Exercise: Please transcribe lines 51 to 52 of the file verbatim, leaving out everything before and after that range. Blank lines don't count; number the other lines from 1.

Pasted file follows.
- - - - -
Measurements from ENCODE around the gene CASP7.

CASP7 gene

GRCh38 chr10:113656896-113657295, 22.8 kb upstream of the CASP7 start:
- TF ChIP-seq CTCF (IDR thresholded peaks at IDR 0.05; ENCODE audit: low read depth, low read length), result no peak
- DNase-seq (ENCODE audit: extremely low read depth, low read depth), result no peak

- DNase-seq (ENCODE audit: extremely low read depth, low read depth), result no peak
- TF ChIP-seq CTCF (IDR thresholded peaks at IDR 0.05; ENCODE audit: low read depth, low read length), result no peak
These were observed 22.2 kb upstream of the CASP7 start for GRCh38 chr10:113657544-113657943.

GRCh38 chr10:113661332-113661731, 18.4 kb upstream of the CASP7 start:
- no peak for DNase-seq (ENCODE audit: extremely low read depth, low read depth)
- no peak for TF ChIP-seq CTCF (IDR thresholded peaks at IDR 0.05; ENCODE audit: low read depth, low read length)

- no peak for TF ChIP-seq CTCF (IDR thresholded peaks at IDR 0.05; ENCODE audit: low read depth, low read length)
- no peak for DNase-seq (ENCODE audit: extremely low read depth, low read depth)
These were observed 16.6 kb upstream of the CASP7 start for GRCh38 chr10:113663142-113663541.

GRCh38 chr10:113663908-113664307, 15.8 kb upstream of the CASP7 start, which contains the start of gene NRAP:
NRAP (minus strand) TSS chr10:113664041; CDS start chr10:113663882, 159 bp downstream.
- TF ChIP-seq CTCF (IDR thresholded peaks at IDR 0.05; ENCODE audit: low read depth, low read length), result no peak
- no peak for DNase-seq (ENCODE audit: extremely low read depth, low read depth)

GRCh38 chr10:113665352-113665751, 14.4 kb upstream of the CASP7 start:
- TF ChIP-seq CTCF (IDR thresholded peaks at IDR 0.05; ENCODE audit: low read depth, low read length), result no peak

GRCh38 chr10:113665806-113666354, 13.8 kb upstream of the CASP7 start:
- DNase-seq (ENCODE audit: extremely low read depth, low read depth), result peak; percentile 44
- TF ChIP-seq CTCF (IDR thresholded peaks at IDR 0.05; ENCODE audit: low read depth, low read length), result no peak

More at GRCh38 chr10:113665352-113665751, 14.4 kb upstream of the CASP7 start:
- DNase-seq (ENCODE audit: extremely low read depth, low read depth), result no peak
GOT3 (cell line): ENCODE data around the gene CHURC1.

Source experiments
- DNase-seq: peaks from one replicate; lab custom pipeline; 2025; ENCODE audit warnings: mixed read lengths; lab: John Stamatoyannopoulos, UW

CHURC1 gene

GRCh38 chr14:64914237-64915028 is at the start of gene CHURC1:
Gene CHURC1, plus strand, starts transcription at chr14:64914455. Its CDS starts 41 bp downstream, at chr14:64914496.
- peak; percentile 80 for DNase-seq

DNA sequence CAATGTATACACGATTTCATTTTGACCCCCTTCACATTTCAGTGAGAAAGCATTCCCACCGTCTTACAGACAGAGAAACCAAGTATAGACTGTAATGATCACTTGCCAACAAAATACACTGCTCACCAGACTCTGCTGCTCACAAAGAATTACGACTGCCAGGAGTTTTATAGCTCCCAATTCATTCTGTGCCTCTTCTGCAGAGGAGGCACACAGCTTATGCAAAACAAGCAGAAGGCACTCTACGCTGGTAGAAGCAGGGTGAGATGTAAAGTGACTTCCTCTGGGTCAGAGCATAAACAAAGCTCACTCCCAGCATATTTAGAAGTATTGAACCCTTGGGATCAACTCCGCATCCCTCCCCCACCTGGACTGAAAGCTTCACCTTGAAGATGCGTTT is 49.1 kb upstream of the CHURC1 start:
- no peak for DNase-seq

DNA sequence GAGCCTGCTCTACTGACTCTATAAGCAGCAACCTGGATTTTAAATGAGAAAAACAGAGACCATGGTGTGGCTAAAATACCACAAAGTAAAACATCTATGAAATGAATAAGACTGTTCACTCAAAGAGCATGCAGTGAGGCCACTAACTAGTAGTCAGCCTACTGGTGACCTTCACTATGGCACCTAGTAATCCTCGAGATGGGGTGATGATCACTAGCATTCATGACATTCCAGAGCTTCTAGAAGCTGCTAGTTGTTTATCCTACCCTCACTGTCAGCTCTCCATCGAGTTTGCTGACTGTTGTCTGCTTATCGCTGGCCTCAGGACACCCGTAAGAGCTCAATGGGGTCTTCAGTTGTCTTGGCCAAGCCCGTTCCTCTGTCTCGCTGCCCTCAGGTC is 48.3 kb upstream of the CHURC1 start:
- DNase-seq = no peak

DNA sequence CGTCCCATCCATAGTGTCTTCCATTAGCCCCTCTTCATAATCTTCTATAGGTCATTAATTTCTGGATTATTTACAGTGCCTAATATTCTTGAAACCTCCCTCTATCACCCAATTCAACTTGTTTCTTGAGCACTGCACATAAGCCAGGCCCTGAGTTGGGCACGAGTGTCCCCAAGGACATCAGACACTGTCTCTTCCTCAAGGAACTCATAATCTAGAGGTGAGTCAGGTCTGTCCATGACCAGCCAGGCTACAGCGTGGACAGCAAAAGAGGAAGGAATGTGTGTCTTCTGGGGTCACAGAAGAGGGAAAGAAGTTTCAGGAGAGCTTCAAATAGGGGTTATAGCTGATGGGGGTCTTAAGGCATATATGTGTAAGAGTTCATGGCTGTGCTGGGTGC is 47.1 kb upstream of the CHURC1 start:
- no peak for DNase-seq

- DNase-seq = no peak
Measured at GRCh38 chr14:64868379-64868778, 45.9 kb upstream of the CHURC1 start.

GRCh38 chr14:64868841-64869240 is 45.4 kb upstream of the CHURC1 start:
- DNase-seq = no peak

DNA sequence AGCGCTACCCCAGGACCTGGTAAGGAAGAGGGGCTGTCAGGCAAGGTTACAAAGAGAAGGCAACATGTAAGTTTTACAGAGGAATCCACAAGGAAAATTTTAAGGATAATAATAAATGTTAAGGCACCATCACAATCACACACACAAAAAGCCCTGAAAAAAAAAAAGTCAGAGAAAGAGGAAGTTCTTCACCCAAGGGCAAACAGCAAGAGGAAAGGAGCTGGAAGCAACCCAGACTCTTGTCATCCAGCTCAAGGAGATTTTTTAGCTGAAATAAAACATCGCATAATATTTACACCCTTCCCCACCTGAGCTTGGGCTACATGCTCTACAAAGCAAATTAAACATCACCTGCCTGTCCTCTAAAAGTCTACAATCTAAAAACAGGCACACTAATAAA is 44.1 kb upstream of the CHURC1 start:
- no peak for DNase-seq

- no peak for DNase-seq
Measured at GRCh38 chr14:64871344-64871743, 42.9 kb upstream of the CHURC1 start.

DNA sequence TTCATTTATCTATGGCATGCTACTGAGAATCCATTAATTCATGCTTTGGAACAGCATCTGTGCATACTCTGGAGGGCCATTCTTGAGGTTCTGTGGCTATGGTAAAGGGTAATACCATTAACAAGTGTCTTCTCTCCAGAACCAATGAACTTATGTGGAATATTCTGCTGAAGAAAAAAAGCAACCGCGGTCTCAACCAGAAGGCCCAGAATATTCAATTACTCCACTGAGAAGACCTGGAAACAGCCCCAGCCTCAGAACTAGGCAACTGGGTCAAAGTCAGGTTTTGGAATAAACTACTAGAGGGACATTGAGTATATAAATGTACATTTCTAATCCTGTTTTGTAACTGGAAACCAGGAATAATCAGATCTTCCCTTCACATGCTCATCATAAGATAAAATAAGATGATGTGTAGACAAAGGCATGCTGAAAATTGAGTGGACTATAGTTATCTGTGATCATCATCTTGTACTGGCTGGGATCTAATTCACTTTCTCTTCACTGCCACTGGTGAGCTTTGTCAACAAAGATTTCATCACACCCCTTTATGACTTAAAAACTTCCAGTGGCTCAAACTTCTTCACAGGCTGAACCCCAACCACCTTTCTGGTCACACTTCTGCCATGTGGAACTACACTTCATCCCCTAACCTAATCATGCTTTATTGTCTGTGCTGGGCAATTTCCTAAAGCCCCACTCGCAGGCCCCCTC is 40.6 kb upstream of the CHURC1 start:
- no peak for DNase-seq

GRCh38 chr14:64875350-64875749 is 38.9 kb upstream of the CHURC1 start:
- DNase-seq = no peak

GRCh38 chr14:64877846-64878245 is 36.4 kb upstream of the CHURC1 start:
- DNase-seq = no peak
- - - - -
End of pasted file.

GRCh38 chr14:64877846-64878245 is 36.4 kb upstream of the CHURC1 start:
- DNase-seq = no peak